“I love a clean house. I just don’t like cleaning.”
That’s a direct quote from our twenty-year-old daughter, Emma, who recently graduated from college and is now living in her first apartment. Emma is honest enough to express what most of us feel—we want our homes to be uncluttered, fresh, and inviting, but getting there can seem daunting.
People of faith who care about God’s creation face another confounding factor: how we do we tend our homes without hurting the planet? Fortunately, it is getting easier than ever to care for our homes while caring for the planet. The bonus of homemade and green cleaning products? You’ll save money while exposing your family to fewer harmful chemicals.
Here are my top ten spring cleaning tips for saving time, money, and God’s green earth:
- Clean the house together as a family every Saturday in preparation for the Sabbath. The anticipation will make this day of God-ordained rest all the more precious.
- Institute a “no shoes inside” policy: keeping the dirt outside will make a dramatic difference in the amount of cleaning you need to do.
- Purchase green cleaning products. The price has dropped dramatically in the last couple of years, and they now can be found in most grocery, “dollar,” and home improvement stores.
- My universal (and cheapest) cleaning solution: Fill a spray bottle with 1 quart warm water mixed with ¼ cup vinegar. I use it in the kitchen, bathroom—just about everywhere!
- Baking soda is my other “must have” cheap and green cleaning product. Use it to scour toilets and bathtubs, scrub nonaluminum pots and pans, deodorize the refrigerator, and clean the kitchen sink.
- Clean from the top down. Save floors and carpets for last, so dust has time to settle.
- Go through one closet per week and give away anything you haven’t worn in the last year. “If you have two coats,” he replied, “give one to the poor.” Check to see if your local Goodwill will give “credits” for your donation to local charities—a great way to give twice!
- If I know something is going to a family that needs it, I am much more likely to give it away. Get to know the folks at your local refugee ministry; many people come to our country with nothing, which is a big motivation for me to clean out the garage, attic, and basement.
- If you don’t have a compost pile, start one. We used two inexpensive ($20) flexible containers made from recycled tires. We filled one pile and let the other sit. Every few months, we had a new crop of “black gold.” Then, get the kids outdoors and start cleaning up the yard!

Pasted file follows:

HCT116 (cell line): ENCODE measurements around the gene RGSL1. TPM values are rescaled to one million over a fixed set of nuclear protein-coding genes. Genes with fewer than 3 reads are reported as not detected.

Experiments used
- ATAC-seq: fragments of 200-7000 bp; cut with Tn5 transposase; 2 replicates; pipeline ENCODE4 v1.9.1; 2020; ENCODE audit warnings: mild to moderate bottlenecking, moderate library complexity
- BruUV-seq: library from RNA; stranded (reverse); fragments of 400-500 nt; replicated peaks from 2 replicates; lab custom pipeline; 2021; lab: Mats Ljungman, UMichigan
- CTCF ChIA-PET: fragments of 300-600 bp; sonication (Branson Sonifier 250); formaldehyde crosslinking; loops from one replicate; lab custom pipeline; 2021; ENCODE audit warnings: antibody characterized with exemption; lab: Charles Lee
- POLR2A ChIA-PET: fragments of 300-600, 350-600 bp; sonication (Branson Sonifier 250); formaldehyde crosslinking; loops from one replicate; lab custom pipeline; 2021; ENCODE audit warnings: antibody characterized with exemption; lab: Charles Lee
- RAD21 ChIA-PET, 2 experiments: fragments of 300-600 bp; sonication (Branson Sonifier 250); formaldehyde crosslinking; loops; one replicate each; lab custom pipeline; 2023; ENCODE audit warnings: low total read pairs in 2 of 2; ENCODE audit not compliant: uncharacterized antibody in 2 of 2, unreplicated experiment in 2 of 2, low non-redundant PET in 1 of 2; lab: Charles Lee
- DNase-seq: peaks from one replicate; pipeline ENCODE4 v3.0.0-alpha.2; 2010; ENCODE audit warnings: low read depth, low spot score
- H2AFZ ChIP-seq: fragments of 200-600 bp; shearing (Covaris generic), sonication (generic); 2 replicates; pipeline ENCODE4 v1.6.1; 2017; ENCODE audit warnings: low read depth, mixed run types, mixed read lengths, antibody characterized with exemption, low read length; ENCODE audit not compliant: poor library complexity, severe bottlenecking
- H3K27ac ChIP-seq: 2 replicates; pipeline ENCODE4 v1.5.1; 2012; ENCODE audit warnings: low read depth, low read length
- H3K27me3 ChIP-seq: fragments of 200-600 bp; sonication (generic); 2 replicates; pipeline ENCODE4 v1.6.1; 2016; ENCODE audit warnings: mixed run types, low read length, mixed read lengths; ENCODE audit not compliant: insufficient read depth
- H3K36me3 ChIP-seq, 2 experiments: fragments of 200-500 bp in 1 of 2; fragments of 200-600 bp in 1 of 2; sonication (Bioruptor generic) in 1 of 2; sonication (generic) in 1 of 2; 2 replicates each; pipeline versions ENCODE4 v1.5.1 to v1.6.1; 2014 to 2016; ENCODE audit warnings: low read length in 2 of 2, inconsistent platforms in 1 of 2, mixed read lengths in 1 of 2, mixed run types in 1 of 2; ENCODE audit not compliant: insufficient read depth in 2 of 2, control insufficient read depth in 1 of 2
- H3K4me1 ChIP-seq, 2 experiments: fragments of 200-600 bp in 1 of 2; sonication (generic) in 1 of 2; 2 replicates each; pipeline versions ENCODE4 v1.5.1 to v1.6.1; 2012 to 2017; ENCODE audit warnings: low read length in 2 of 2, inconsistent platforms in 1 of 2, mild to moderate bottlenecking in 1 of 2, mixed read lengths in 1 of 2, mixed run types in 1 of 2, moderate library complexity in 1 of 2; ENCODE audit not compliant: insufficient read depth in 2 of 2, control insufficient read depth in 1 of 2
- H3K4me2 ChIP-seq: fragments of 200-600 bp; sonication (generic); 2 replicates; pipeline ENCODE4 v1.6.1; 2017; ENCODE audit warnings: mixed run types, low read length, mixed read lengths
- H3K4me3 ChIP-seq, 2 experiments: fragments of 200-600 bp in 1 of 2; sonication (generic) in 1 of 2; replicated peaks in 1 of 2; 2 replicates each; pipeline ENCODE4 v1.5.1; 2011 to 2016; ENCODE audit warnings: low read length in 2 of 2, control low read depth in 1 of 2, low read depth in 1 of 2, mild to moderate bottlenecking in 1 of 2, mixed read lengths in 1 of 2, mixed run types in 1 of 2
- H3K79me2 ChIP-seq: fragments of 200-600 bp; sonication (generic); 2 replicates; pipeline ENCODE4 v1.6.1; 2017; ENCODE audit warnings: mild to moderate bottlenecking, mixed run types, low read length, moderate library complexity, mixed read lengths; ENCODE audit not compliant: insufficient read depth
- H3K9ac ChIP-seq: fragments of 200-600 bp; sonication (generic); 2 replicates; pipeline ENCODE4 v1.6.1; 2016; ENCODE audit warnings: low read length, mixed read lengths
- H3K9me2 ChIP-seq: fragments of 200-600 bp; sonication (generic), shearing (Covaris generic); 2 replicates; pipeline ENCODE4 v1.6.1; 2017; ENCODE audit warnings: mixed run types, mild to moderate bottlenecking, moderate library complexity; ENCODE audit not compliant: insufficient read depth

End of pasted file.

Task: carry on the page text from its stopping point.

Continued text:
- Invite some friends over for a laundry detergent party:
- 1 cup washing soda (such as Arm & Hammer)
- 1/2 cup borax
- 1 bar soap
- Approximately 3 gallons water
You’ll also need a container to mix this in, such as a five gallon bucket, a large wooden spoon, another pot to boil soapy water in, and a box grater to cut up the soap.
Put about four cups of water into the pot. Turn on high until it’s at boiling, then lower the heat to a simmer.
While it’s heating, take a bar of soap and cut it up into little bits using a grater.
When the water is boiling, start adding the soap a bit at a time, stirring until all the soap is dissolved. Divide into containers and celebrate!
A final thought for parents: the Proverbs continually warn us about the dangers of spoiling our children. These warnings are more relevant today than ever. Many parents are afraid to ask their kids to do any chores, and we wonder about the rise of childhood obesity, overuse of entertainment technology, and lack of responsibility. Show your children how much you love them by expecting them to be contributing members of the family; their future roommates (and spouse) will thank you!
P.S.—I’m happy to report that Emma’s apartment is impeccably clean—and green! She even saves money (and five pounds of greenhouse gases per load) by hanging her laundry on the line.
Nancy Sleeth serves as the Program Director for Blessed Earth and is the author of Go Green, Save Green: A Simple guide to saving time, money, and God’s green earth, the first-ever practical guide for going green from a faith perspective.